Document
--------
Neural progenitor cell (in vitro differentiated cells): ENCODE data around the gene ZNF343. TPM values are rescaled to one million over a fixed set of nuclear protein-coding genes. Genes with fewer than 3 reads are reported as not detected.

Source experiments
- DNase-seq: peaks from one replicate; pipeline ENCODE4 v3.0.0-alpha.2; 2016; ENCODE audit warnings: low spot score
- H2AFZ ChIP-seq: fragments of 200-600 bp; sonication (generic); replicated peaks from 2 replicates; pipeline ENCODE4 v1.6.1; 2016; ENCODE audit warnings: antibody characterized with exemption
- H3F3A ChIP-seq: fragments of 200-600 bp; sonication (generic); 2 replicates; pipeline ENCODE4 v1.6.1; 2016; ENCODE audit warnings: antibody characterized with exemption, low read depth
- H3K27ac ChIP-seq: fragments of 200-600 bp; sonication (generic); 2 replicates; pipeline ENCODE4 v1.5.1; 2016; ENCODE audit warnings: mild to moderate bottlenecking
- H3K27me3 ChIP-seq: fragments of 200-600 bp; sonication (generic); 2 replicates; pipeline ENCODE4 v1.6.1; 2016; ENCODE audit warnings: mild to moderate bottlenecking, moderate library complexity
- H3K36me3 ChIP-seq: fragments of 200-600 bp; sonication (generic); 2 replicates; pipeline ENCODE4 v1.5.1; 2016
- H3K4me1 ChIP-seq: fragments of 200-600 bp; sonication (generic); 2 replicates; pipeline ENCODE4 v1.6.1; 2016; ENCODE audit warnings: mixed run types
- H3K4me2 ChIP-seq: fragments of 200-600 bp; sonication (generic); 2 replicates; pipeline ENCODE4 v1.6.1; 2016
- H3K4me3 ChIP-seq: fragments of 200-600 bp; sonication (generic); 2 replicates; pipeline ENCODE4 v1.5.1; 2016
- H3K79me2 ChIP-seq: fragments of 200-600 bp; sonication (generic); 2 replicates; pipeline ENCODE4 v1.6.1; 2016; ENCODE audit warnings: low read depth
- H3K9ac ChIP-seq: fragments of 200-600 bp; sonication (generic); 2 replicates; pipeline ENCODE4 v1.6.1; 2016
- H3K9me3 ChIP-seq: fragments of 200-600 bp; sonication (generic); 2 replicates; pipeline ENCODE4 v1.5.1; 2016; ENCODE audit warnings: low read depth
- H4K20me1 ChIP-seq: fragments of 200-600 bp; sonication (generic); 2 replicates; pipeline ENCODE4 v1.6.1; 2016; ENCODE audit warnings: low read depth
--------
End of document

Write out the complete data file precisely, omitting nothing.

Neural progenitor cell (in vitro differentiated cells): ENCODE data around the gene ZNF343. TPM values are rescaled to one million over a fixed set of nuclear protein-coding genes. Genes with fewer than 3 reads are reported as not detected.

Source experiments
- DNase-seq: peaks from one replicate; pipeline ENCODE4 v3.0.0-alpha.2; 2016; ENCODE audit warnings: low spot score
- H2AFZ ChIP-seq: fragments of 200-600 bp; sonication (generic); replicated peaks from 2 replicates; pipeline ENCODE4 v1.6.1; 2016; ENCODE audit warnings: antibody characterized with exemption
- H3F3A ChIP-seq: fragments of 200-600 bp; sonication (generic); 2 replicates; pipeline ENCODE4 v1.6.1; 2016; ENCODE audit warnings: antibody characterized with exemption, low read depth
- H3K27ac ChIP-seq: fragments of 200-600 bp; sonication (generic); 2 replicates; pipeline ENCODE4 v1.5.1; 2016; ENCODE audit warnings: mild to moderate bottlenecking
- H3K27me3 ChIP-seq: fragments of 200-600 bp; sonication (generic); 2 replicates; pipeline ENCODE4 v1.6.1; 2016; ENCODE audit warnings: mild to moderate bottlenecking, moderate library complexity
- H3K36me3 ChIP-seq: fragments of 200-600 bp; sonication (generic); 2 replicates; pipeline ENCODE4 v1.5.1; 2016
- H3K4me1 ChIP-seq: fragments of 200-600 bp; sonication (generic); 2 replicates; pipeline ENCODE4 v1.6.1; 2016; ENCODE audit warnings: mixed run types
- H3K4me2 ChIP-seq: fragments of 200-600 bp; sonication (generic); 2 replicates; pipeline ENCODE4 v1.6.1; 2016
- H3K4me3 ChIP-seq: fragments of 200-600 bp; sonication (generic); 2 replicates; pipeline ENCODE4 v1.5.1; 2016
- H3K79me2 ChIP-seq: fragments of 200-600 bp; sonication (generic); 2 replicates; pipeline ENCODE4 v1.6.1; 2016; ENCODE audit warnings: low read depth
- H3K9ac ChIP-seq: fragments of 200-600 bp; sonication (generic); 2 replicates; pipeline ENCODE4 v1.6.1; 2016
- H3K9me3 ChIP-seq: fragments of 200-600 bp; sonication (generic); 2 replicates; pipeline ENCODE4 v1.5.1; 2016; ENCODE audit warnings: low read depth
- H4K20me1 ChIP-seq: fragments of 200-600 bp; sonication (generic); 2 replicates; pipeline ENCODE4 v1.6.1; 2016; ENCODE audit warnings: low read depth